Written by:  

Marianne Faro

Harvesting Industry 4.0 benefits

Artificial intelligence unlocks new business opportunities every day — think of automated traceability, root cause analysis (RCA), or even waste reduction. Data and technology are essential in unlocking value, but not the only capabilities you need. Change management and domain vision also play an important role in this. Moreover, you need a systems engineering approach. But what does that mean?

If you want to hop on the Industry 4.0 train, it is important to have a very small use case in mind. Our three-step approach is simple: make sure to narrow down your use case, engineer the system and data, and keep factory operationalization in mind when designing your solution.


We sat down with our customer AMF to explore the business challenges they were encountering. Together, we searched for a solution on how to reduce costs in the production process, and narrowed it down to a small use case. It turned out that cheese is the most expensive ingredient on a pizza. In the production process, 10-inch pizzas are supposed to have exactly 65 grams of cheese with a margin of only plus or minus 2%. So we narrowed down the broad goal of ‘increasing efficiency and cost by using AI and automation’ to the small use case of staying within that 2% margin by using vision technology. (Why vision instead of a simple measuring sensor? Those are too fragile for a moist factory environment with moving belts).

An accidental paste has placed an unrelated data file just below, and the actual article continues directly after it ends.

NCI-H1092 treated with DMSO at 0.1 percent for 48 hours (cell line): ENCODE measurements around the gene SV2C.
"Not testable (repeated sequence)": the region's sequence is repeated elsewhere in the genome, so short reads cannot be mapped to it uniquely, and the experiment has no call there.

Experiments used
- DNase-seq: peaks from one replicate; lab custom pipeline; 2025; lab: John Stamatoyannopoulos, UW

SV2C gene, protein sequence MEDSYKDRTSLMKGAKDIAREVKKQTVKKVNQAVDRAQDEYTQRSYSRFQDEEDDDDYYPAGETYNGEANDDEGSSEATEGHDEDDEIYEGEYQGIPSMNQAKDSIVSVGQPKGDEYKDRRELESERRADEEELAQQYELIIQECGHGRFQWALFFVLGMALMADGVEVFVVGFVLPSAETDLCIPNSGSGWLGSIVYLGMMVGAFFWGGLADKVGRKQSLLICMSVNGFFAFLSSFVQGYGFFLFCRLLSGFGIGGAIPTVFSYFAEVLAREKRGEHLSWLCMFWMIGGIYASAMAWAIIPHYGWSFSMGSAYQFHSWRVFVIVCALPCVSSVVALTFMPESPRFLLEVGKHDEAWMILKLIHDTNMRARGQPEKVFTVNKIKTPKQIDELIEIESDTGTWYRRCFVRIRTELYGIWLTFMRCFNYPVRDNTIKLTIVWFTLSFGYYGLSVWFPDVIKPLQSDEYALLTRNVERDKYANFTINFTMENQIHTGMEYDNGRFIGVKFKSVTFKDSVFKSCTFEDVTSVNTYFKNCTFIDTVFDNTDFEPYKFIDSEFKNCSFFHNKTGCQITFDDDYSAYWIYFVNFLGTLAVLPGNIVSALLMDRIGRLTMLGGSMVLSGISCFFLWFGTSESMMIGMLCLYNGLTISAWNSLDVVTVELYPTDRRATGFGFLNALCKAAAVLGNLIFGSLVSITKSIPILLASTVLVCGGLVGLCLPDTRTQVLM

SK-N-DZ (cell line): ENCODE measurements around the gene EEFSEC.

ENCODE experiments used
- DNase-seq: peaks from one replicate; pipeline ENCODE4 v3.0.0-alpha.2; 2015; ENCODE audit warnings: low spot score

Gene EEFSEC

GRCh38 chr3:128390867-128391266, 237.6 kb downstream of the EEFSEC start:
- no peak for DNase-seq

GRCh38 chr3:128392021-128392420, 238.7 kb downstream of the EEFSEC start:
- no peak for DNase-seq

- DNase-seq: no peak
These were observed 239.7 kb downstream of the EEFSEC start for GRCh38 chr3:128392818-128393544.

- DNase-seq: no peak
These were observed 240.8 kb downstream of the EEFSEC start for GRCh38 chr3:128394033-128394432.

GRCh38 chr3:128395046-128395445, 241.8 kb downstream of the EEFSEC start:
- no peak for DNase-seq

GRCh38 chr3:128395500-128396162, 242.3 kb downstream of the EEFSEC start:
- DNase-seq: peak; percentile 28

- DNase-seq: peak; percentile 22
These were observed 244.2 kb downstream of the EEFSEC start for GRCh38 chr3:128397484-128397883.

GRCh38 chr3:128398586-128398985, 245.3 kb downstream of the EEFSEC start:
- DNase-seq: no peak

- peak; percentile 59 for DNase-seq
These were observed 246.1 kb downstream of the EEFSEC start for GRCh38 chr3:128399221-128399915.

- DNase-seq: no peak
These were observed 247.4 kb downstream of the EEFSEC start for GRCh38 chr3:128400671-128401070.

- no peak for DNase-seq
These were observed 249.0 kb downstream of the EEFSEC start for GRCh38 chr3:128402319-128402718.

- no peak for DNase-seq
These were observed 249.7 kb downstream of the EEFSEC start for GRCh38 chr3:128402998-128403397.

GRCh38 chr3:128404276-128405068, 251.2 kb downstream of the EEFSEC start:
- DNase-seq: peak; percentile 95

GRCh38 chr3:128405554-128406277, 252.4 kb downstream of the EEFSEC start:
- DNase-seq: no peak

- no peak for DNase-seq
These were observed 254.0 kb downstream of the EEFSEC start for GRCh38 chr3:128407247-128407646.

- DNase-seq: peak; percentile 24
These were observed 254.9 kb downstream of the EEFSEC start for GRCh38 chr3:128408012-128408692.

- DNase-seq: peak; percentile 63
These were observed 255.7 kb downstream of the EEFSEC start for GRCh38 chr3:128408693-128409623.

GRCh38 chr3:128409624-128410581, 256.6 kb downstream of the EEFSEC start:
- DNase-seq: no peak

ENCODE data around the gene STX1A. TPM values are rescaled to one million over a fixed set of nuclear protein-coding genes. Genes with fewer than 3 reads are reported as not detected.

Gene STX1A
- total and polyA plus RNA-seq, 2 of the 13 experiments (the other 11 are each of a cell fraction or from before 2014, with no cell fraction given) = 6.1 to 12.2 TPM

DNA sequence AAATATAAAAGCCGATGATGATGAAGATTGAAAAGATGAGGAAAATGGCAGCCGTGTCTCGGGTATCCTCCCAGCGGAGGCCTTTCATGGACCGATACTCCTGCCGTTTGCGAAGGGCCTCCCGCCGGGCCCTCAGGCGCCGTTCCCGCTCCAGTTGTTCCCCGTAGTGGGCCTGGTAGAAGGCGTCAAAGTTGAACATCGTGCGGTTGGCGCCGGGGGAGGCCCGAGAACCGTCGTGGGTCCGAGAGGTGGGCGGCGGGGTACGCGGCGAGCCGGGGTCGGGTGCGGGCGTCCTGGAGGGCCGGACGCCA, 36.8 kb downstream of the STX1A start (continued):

The next step was to engineer the system. On paper, the system looks simple: pizza bases with sauce go in, a cheese applicator deposits the cheese, and pizzas with cheese come out. So, by simply adding a camera to the production line to visually measure the amount of cheese, we can achieve our goal. In practice, however, it turned out to be a bit more complicated.

For example, the camera needs to know when a pizza passes by on the conveyor belt, so it has to be triggered by a motion sensor. The camera also needs to be placed high enough to not be damaged when the production line is cleaned with hot water. In that case, a suitable lighting system is required to ensure good quality images. Those images then have to be sent to a database where an algorithm will translate each image into weight. In a factory environment with poor internet connection, the cloud is not a viable option. That is why we chose to add an edge computer into the mix.

Challenges will arise every step of the way. The key here is not trying to solve everything at the same time but to keep taking small steps forward toward the end goal. In this case, the final setup consisted of a camera, a motion sensor, a light bar, an edge computer, a cloud data lake, a labeling app, a dashboard, and a PLC adjustment. The last piece of the puzzle is change management — designed with operations in the back of your mind. For this use case, this meant delivering an application for operators to agree or disagree with the algorithm’s advice to adjust the belt speed. This served as an in-between step before trusting the system well enough to fully automate the way of working.

The moral of the story is: ‘solving world hunger’ is a big challenge. Make sure you think big, but design small, and focus on a marketable viable product.

Interview Marianne Faro for the BIC fieldlab Technology Update (Dutch only):

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